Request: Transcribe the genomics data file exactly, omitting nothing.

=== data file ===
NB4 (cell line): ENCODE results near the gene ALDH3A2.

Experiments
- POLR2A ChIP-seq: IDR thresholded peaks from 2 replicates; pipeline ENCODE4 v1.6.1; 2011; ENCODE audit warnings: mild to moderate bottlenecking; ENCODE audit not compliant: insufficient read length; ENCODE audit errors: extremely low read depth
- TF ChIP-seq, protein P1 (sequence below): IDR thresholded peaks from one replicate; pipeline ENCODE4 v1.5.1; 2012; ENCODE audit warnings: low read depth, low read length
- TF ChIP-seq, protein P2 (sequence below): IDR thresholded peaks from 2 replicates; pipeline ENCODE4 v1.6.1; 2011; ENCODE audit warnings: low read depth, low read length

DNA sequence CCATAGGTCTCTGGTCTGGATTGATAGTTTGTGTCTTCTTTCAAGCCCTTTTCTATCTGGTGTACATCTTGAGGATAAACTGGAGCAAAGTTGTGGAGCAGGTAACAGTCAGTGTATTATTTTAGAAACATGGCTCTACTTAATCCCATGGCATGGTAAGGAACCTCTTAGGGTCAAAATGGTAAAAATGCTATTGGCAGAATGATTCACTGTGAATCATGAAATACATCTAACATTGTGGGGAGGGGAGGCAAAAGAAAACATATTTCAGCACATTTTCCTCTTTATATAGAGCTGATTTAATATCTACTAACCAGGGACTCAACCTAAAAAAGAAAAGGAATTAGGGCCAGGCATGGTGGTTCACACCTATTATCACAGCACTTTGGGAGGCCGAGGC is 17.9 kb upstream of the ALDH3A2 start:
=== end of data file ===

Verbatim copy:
NB4 (cell line): ENCODE results near the gene ALDH3A2.

Experiments
- POLR2A ChIP-seq: IDR thresholded peaks from 2 replicates; pipeline ENCODE4 v1.6.1; 2011; ENCODE audit warnings: mild to moderate bottlenecking; ENCODE audit not compliant: insufficient read length; ENCODE audit errors: extremely low read depth
- TF ChIP-seq, protein P1 (sequence below): IDR thresholded peaks from one replicate; pipeline ENCODE4 v1.5.1; 2012; ENCODE audit warnings: low read depth, low read length
- TF ChIP-seq, protein P2 (sequence below): IDR thresholded peaks from 2 replicates; pipeline ENCODE4 v1.6.1; 2011; ENCODE audit warnings: low read depth, low read length

DNA sequence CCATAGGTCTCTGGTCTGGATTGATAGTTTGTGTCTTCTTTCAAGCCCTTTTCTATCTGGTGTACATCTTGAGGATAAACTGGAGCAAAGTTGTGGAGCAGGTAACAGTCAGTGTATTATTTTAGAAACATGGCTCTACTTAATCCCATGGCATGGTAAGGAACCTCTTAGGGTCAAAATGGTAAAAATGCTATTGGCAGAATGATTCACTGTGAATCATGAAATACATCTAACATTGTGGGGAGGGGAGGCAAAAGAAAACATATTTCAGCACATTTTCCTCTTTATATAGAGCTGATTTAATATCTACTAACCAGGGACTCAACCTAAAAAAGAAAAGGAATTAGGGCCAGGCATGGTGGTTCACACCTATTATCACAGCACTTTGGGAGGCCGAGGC is 17.9 kb upstream of the ALDH3A2 start: